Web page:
After finishing second in Turkish Grand Prix FP1, four tenths down on Mercedes‘ Lewis Hamilton, Verstappen slipped to fifth in second practice behind team-mate Sergio Perez and over six tenths shy of leader Hamilton.
In the afternoon session Verstappen appeared to struggle with understeer and on the team radio he reported the car was displaying “strange” cornering behaviour.
According to team boss Horner the team didn’t manage to get Verstappen’s car set-up in the right window as track conditions improved dramatically and said the team would have a long night ahead to get it right for Saturday.
“We’ve got a little bit of a balance mish-mash,” Horner explained to Sky Sports F1.
“The circuit is a lot grippier than it was last year, I think we’re just a little bit out of the window with Max on set-up.
“It’s going to be a busy night burning the midnight oil with the engineers and back in Milton Keynes as well.”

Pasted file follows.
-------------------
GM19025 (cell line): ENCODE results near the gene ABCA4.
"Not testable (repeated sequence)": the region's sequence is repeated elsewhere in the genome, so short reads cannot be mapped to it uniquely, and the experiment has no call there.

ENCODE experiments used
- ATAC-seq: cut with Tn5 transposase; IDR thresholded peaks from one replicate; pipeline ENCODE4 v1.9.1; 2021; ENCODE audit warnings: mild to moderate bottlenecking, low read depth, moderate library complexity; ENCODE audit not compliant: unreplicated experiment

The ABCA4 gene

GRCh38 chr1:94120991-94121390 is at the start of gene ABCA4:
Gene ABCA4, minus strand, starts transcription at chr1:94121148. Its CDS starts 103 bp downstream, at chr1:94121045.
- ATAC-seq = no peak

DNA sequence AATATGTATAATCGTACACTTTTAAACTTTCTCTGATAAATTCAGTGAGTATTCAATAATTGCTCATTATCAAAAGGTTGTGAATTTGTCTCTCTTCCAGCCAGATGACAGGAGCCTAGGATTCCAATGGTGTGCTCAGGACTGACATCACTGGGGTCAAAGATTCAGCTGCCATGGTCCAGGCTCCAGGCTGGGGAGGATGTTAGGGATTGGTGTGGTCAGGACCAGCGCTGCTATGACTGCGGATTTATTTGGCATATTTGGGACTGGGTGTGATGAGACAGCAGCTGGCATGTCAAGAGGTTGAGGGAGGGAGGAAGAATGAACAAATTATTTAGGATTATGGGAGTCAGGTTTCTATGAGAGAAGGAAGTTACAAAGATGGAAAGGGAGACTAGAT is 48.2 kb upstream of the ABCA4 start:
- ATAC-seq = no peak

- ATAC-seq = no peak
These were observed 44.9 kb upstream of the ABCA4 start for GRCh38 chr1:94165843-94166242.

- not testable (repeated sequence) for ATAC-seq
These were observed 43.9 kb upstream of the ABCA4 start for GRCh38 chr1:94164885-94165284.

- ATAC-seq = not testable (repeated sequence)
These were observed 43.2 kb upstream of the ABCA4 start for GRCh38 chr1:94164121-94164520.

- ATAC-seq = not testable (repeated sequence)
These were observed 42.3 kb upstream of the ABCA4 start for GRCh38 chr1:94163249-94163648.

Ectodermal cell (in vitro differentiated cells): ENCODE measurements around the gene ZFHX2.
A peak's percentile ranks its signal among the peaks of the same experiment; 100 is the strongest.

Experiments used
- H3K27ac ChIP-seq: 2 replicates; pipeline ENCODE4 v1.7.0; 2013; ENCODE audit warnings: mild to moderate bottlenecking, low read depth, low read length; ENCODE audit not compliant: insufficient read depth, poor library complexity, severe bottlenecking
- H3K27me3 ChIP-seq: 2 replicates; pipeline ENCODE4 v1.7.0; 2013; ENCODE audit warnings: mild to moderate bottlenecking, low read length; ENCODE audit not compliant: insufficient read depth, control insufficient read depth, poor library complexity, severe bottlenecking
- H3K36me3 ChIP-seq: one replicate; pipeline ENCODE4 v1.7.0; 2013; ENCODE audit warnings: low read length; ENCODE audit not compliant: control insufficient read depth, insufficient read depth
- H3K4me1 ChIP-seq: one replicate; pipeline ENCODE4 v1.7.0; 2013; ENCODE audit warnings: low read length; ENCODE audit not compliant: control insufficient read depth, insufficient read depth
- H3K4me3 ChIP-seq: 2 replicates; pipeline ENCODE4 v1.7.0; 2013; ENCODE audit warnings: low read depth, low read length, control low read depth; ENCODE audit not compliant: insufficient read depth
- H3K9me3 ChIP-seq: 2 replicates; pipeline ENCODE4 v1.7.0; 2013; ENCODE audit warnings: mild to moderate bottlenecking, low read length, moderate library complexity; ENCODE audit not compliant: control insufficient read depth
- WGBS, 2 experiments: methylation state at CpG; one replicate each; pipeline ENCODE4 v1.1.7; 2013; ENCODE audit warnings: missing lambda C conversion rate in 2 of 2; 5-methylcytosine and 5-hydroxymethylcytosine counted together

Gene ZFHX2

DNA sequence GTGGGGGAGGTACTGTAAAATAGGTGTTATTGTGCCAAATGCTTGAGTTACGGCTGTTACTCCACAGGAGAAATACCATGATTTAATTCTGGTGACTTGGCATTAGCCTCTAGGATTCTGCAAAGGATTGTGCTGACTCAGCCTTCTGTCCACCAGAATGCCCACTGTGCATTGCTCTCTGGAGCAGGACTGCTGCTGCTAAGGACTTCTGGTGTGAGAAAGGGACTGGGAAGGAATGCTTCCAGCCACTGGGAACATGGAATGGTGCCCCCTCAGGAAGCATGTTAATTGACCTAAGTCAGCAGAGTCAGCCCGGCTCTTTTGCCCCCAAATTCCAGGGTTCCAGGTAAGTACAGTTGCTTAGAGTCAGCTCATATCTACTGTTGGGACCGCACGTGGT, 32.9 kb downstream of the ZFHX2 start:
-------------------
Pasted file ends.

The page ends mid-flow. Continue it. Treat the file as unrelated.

Horner said he wasn’t too worried about Friday’s slow start compromising Red Bull’s chances this weekend.
Asked if he was confident the team would rectify the situation, he said: “I think so, it’s just understanding the issue. We know we have a good car, so it’s just a matter of getting into that window and I don’t think we hit that today.”
Max Verstappen, Red Bull Racing RB16B
Photo by: Zak Mauger / Motorsport Images
Verstappen is expected to turn his two-point deficit to title rival Hamilton into a lead in Turkey, with the seven-time world champion facing a 10-place grid penalty for using his fourth internal combustion engine this season.
Horner believes Red Bull will need a strong weekend to get maximum benefit from Hamilton’s mid-pack start as the Mercedes appears to be dialled in to Istanbul Park’s reworked track surface, which provides much more grip than last year.
“We expected Mercedes to be strong here, they are strong here. We’re going to have to go some to try and capitalise on that grid penalty,” he acknowledged.
“I think their car seems to have quite low degradation, it’s quite soft on its tyres.
“This surface is temperature sensitive. And we can see with what they’ve done, it’s become even more sensitive in some respects where the grip level has gone up, but the sensitivity is still there, so it’s going to play a key role.
“And who knows there’s a bit of rain around as well tomorrow, maybe even on Sunday, so it could be another thriller.”